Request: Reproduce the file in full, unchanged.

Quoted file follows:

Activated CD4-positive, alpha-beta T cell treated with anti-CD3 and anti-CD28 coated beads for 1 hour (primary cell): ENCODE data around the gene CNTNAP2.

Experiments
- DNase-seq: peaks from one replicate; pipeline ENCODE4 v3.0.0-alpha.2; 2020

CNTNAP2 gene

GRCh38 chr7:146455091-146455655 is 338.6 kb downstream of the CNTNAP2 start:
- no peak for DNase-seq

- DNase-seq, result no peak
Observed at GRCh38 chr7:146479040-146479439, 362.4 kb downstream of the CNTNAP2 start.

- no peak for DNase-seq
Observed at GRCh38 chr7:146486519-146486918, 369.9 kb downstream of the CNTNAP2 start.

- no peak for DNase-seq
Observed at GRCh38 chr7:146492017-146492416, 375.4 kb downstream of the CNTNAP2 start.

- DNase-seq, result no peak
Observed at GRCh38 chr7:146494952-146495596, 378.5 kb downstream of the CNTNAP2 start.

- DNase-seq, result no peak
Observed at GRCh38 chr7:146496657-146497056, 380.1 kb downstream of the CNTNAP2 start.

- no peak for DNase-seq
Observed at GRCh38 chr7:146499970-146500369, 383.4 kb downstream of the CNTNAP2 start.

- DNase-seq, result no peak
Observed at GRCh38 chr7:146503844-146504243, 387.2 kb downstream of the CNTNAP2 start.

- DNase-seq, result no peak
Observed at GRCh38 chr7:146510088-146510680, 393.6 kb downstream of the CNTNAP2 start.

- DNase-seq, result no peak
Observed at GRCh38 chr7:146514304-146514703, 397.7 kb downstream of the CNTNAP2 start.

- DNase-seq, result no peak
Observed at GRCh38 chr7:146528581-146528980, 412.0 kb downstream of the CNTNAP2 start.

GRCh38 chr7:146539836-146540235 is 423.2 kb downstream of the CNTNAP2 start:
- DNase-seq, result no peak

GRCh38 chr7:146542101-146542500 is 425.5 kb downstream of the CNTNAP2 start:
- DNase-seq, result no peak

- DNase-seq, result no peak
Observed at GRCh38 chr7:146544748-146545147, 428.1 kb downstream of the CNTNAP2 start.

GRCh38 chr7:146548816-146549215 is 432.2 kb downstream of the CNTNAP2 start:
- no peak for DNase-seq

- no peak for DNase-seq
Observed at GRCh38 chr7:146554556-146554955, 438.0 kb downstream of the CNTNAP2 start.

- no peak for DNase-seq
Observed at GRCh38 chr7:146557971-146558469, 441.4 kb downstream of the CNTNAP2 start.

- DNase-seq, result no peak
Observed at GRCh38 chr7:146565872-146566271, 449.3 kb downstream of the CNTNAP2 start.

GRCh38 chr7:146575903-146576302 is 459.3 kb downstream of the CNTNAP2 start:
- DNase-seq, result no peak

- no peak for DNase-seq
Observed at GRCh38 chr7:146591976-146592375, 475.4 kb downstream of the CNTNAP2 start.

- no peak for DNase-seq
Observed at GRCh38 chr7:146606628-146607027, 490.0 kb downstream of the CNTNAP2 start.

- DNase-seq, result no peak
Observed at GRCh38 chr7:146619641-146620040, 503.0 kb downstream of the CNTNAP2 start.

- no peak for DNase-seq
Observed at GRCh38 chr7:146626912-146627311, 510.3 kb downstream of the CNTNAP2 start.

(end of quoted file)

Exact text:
Activated CD4-positive, alpha-beta T cell treated with anti-CD3 and anti-CD28 coated beads for 1 hour (primary cell): ENCODE data around the gene CNTNAP2.

Experiments
- DNase-seq: peaks from one replicate; pipeline ENCODE4 v3.0.0-alpha.2; 2020

CNTNAP2 gene

GRCh38 chr7:146455091-146455655 is 338.6 kb downstream of the CNTNAP2 start:
- no peak for DNase-seq

- DNase-seq, result no peak
Observed at GRCh38 chr7:146479040-146479439, 362.4 kb downstream of the CNTNAP2 start.

- no peak for DNase-seq
Observed at GRCh38 chr7:146486519-146486918, 369.9 kb downstream of the CNTNAP2 start.

- no peak for DNase-seq
Observed at GRCh38 chr7:146492017-146492416, 375.4 kb downstream of the CNTNAP2 start.

- DNase-seq, result no peak
Observed at GRCh38 chr7:146494952-146495596, 378.5 kb downstream of the CNTNAP2 start.

- DNase-seq, result no peak
Observed at GRCh38 chr7:146496657-146497056, 380.1 kb downstream of the CNTNAP2 start.

- no peak for DNase-seq
Observed at GRCh38 chr7:146499970-146500369, 383.4 kb downstream of the CNTNAP2 start.

- DNase-seq, result no peak
Observed at GRCh38 chr7:146503844-146504243, 387.2 kb downstream of the CNTNAP2 start.

- DNase-seq, result no peak
Observed at GRCh38 chr7:146510088-146510680, 393.6 kb downstream of the CNTNAP2 start.

- DNase-seq, result no peak
Observed at GRCh38 chr7:146514304-146514703, 397.7 kb downstream of the CNTNAP2 start.

- DNase-seq, result no peak
Observed at GRCh38 chr7:146528581-146528980, 412.0 kb downstream of the CNTNAP2 start.

GRCh38 chr7:146539836-146540235 is 423.2 kb downstream of the CNTNAP2 start:
- DNase-seq, result no peak

GRCh38 chr7:146542101-146542500 is 425.5 kb downstream of the CNTNAP2 start:
- DNase-seq, result no peak

- DNase-seq, result no peak
Observed at GRCh38 chr7:146544748-146545147, 428.1 kb downstream of the CNTNAP2 start.

GRCh38 chr7:146548816-146549215 is 432.2 kb downstream of the CNTNAP2 start:
- no peak for DNase-seq

- no peak for DNase-seq
Observed at GRCh38 chr7:146554556-146554955, 438.0 kb downstream of the CNTNAP2 start.

- no peak for DNase-seq
Observed at GRCh38 chr7:146557971-146558469, 441.4 kb downstream of the CNTNAP2 start.

- DNase-seq, result no peak
Observed at GRCh38 chr7:146565872-146566271, 449.3 kb downstream of the CNTNAP2 start.

GRCh38 chr7:146575903-146576302 is 459.3 kb downstream of the CNTNAP2 start:
- DNase-seq, result no peak

- no peak for DNase-seq
Observed at GRCh38 chr7:146591976-146592375, 475.4 kb downstream of the CNTNAP2 start.

- no peak for DNase-seq
Observed at GRCh38 chr7:146606628-146607027, 490.0 kb downstream of the CNTNAP2 start.

- DNase-seq, result no peak
Observed at GRCh38 chr7:146619641-146620040, 503.0 kb downstream of the CNTNAP2 start.

- no peak for DNase-seq
Observed at GRCh38 chr7:146626912-146627311, 510.3 kb downstream of the CNTNAP2 start.